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Once Upon a Nursery Rhyme - The Minstrels' Code

John is a freelance writer, ghost-writer, storyteller, and poet. He always tries to include a message or social commentary in his writing

Fairy Tales: Image by Yuri_B from Pixabay

Fairy Tales: Image by Yuri_B from Pixabay

Request For a Fairytale

For those of you who remember by poetry series 'Poems From the Porch', you know that I asked my readers to suggest topics or titles for poems they would like me to write. I finished that series some time ago (when comments were removed from our articles and feed) but there were still a number of requests I hadn't filled.

I have decided to still use these unused suggestions as poetry prompts now and then. Here is one request from Lora Hollings posted in Poems From the Porch 68.

"How about a poem about a fairy tale? How about Cinderella?" ~ Lora Hollings

The following is my fairy tale/nursery rhyme in response.

Metal Wall Plaque: Image by Hans Braxmeier from Pixabay

Metal Wall Plaque: Image by Hans Braxmeier from Pixabay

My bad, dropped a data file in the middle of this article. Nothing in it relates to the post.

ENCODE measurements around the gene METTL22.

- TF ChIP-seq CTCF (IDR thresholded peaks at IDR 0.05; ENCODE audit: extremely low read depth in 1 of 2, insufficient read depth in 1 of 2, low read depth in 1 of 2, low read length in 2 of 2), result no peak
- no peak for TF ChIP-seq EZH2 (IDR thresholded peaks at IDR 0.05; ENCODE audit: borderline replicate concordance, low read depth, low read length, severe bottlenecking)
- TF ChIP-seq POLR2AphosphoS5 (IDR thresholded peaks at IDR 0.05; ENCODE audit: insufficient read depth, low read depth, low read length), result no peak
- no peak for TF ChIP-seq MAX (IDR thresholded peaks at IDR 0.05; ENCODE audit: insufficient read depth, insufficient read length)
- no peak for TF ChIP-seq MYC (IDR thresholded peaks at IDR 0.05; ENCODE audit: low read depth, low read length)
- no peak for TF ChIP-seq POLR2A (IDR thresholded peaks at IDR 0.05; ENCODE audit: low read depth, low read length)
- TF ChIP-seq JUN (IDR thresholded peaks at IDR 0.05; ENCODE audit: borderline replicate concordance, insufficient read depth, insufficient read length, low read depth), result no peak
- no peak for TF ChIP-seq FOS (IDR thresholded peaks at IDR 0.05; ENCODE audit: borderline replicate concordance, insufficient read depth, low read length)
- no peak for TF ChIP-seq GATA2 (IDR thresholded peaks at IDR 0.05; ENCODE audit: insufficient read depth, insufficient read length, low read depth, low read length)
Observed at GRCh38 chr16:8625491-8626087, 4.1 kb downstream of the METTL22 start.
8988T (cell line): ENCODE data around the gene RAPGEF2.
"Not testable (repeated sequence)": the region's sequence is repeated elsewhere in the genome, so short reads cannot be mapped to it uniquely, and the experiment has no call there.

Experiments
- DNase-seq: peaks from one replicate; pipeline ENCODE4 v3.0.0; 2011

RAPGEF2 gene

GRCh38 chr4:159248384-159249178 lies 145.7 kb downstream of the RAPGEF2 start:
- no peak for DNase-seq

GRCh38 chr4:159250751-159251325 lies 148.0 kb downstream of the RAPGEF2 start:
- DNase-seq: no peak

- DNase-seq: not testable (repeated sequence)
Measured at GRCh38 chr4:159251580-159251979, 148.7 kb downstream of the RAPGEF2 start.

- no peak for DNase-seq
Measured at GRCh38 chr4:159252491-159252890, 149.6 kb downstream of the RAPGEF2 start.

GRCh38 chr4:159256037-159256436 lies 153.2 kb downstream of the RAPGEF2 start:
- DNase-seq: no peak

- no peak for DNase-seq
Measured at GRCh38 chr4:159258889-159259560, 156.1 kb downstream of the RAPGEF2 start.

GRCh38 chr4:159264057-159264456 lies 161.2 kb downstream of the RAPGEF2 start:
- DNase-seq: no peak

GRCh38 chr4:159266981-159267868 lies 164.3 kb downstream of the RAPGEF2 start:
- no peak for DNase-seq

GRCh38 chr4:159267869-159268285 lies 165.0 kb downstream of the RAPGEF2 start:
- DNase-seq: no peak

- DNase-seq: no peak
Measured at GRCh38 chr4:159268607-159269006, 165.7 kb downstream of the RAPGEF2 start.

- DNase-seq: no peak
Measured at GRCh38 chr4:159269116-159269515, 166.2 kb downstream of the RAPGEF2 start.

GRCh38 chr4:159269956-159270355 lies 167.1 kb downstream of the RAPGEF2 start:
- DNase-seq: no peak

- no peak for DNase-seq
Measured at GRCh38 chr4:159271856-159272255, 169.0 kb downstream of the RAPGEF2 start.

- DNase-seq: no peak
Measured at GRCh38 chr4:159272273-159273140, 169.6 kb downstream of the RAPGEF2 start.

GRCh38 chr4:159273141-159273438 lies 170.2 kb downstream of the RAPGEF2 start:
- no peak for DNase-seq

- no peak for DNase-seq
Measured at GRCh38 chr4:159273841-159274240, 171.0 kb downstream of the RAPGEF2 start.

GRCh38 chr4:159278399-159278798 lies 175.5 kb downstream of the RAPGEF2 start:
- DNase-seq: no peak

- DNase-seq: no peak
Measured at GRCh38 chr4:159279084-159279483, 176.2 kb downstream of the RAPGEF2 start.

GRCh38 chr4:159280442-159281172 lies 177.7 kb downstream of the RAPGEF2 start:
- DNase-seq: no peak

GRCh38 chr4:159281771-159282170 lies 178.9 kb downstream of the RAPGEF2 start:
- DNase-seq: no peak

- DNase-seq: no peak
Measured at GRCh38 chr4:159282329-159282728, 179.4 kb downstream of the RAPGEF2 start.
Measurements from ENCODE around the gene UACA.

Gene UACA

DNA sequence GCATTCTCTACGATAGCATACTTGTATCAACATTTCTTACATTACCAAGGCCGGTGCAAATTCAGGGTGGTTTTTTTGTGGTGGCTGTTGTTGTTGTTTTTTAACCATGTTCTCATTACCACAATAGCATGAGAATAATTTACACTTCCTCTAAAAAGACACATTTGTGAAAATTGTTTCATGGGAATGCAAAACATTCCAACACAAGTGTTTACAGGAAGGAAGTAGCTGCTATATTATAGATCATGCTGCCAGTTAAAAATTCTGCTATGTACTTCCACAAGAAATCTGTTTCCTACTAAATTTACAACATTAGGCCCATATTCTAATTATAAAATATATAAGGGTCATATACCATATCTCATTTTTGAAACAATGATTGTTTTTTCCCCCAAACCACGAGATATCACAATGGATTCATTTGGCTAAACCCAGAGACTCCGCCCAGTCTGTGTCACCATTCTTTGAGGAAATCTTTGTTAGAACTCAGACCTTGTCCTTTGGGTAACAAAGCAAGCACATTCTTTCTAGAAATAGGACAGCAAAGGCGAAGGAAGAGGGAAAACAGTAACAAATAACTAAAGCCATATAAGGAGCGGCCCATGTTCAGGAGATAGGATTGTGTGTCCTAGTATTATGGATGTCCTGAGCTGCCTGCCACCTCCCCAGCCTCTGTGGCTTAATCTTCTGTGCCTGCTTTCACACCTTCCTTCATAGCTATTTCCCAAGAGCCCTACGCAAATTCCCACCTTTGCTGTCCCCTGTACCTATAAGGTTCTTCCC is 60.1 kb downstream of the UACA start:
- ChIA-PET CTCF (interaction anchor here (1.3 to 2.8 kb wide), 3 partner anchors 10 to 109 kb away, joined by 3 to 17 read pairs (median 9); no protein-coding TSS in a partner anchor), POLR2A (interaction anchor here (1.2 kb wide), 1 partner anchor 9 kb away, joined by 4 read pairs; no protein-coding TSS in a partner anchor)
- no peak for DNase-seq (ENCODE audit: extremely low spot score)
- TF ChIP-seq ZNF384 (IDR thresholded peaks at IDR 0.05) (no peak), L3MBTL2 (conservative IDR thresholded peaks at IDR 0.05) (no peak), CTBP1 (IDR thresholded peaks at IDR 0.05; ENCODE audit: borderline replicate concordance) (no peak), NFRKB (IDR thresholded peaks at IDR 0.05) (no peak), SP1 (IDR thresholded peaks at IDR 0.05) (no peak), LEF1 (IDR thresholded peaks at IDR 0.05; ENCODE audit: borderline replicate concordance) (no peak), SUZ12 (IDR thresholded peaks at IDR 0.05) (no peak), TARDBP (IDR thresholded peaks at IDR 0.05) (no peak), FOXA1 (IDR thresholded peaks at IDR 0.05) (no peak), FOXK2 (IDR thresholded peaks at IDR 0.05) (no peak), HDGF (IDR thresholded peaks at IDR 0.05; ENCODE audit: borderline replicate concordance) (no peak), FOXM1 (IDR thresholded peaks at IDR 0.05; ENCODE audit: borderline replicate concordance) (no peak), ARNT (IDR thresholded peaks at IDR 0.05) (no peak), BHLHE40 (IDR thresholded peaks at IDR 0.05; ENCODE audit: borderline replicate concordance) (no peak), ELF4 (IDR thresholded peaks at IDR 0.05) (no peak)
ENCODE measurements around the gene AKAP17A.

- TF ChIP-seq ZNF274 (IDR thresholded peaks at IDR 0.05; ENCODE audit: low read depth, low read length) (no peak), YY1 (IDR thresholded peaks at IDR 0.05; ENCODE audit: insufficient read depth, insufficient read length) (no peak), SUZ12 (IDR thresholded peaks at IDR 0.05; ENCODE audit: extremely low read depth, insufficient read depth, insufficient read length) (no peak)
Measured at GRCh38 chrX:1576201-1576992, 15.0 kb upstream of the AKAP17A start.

The Minstrels' Code

Once upon a nursery rhyme

In some old and ancient time,
lived a minstrel and a mime.

The love of art his only crime.


He travelled all across the land,

Just him and his solo band.

His gipsy wagon looked so grand,

His lyre and flute always at hand.


He entertained the village throngs,

And most people loved his songs.

His music made the weak feel strong,

It seemed to right so many wrongs.


It brought him joy to play his tunes,

Even during fierce Monsoons.

Make children sing, and lovers swoon

As they danced beneath the moon.


But there’ll always be the frowners

Who don’t trust out-of-towners.

He annoyed the pull-you-downers,

And this led to sad encounters.


Pull-you-downers: Image by 1195798 from Pixabay

Pull-you-downers: Image by 1195798 from Pixabay

Armed only with evil intent,

They said the minstrel raised dissent,

And made the younger ones resent.

Their thinking was so warped and bent.


Accusing him of unfair crimes

Like singing bawdy nursery rhymes.

Said, “Leave before the church bell chimes!”

Oh, the ignorance of those times.


He packed his wagon up that day,

His welcome he would not outstay.

They said, “You should repent and pray.”

The minstrel then went on his way.


He took his music on the road,

The gift with which he’d been bestowed

No matter what the sooth’s forebode.

To share it, was the ‘minstrels' code.’


In London Town, he’d toss his hat,

He’d heard, “That’s where the culture’s at.”

Perhaps his songs would have impact

With Lord Mayor Whittington and his cat.

Alex Hogg and Co, after Guillaume Philippe Benoist, Public domain, via Wikimedia Commons

Alex Hogg and Co, after Guillaume Philippe Benoist, Public domain, via Wikimedia Commons

© 2022 John Hansen

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